4. C. Camping knife/pocket knife/Rambo knife
We've all thought about it. However the principles of geometry show up to ruin our fun here. The bevel angle and steel composition must be taken into account. A typical knife edge might have a bevel angle of roughly 20 degrees whereas a straight razor is usually around 16 degrees. Some steel may not be able to support such an acute bevel. Another characteristic is refining and polishing of the edge. A straight razor can go upwards of 10000 grit during the honing process. The conclusion is the qualities/compromises that make a good razor do not necessarily translate to a good knife.
Shaving with a knife falls under the same category as shaving with a hatchet/axe/machete: stunt shaving. Cool to settle a beer bet, but you've been fairly warned. I disclaim responsibility for any cut up mugs.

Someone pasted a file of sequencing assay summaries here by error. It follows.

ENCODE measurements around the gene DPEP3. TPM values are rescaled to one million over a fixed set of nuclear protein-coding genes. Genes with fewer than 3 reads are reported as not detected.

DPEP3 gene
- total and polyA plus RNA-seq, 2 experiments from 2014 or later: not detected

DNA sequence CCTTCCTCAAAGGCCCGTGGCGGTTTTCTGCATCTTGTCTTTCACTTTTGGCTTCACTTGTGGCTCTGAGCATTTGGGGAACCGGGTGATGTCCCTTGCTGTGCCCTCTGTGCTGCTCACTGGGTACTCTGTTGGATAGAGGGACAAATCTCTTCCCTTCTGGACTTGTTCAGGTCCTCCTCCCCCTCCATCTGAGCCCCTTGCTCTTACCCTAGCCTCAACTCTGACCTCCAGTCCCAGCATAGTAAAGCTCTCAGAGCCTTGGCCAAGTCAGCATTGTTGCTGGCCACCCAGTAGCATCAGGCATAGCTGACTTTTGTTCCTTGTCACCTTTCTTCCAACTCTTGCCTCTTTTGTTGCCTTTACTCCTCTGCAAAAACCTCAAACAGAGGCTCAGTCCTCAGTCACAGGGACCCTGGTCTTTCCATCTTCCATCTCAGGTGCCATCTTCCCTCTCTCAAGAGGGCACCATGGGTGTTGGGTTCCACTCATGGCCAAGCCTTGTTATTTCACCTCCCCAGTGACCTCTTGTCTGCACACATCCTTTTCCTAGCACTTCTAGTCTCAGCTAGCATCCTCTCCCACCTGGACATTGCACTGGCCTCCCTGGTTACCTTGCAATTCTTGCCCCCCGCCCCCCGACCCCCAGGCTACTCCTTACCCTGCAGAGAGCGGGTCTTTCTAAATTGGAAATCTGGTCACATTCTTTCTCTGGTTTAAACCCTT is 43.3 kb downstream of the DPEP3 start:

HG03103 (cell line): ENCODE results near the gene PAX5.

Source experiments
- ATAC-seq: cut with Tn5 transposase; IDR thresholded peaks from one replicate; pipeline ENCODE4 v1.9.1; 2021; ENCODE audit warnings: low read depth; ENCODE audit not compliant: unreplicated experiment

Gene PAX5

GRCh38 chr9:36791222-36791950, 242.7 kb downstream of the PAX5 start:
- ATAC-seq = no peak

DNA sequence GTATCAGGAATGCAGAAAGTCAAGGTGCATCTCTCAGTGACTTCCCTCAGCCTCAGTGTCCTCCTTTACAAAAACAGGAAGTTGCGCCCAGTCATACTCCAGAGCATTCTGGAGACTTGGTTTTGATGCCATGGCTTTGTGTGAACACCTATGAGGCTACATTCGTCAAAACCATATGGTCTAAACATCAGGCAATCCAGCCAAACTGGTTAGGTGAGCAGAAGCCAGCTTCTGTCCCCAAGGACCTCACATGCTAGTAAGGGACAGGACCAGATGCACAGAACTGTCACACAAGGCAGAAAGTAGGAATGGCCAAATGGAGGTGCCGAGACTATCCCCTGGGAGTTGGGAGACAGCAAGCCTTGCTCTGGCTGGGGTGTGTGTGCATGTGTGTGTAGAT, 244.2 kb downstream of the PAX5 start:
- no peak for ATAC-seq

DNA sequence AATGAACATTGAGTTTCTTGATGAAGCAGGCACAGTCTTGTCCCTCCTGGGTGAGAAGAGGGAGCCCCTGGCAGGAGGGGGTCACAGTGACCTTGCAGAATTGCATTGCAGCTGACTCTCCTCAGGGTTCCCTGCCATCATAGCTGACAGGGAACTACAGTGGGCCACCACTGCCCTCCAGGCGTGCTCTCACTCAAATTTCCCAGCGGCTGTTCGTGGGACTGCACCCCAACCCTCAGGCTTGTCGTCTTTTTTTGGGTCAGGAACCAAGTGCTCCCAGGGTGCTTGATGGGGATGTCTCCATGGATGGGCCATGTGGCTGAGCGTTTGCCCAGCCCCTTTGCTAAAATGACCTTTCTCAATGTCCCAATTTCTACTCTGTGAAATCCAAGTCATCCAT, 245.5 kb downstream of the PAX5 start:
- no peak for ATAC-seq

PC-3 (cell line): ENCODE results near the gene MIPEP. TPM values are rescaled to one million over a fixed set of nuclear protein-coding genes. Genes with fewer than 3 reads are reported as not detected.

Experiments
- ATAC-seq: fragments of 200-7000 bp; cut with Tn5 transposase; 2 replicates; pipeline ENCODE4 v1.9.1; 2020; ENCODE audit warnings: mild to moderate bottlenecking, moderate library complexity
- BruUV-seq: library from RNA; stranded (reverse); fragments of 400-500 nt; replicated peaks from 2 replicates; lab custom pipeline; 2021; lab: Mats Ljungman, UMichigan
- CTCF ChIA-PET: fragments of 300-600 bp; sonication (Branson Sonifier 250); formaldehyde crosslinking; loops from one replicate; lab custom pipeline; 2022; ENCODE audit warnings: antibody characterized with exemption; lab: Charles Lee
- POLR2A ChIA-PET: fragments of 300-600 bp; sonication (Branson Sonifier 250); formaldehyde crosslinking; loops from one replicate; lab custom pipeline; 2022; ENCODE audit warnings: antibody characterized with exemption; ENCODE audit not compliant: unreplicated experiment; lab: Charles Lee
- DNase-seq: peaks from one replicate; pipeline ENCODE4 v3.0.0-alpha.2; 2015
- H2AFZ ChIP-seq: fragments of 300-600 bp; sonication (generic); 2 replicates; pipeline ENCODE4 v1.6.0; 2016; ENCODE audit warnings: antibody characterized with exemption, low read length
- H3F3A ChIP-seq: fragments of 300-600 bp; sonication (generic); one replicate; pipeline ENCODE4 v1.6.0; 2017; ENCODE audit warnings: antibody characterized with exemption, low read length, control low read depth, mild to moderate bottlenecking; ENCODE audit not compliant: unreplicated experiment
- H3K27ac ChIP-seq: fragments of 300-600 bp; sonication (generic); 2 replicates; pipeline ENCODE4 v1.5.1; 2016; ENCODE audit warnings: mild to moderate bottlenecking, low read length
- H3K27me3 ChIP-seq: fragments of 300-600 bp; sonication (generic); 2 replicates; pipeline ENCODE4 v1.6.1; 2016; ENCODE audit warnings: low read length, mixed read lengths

5. D. Double edge (DE) safety razor
Wikipedia tells me these only came onto the scene in any real force during the 1900's, when they were issued to US Army troops during the Great war. Prior to this, shaving belonged to the trade of straight-razor-wielding professional barbers. And prior to that option C. may have been the only choice for the men present in the army of Alexander the Great. Of interesting note is shifting of grooming standards throughout history.
Despite modern man's insistence to remake himself in his own image, facial grooming is a problem our pampered visage have failed to completely escape from. Universal as the practice is, it pays to know why razors dull in the first place. "Razor blades dull due to corrosion of steel, formation of evaporites due to inadequate drying and micro-chipping from contact with whiskers." Indeed, what can be shown empirically is that drying off your razor blades to reduce buildup of calcium carbonate is the strongest factor in increasing the lifespan (1 week to many months) of your blades. The design of DE razors make trivial to do so, although the author in the above link saw benefits even with cartridge razors.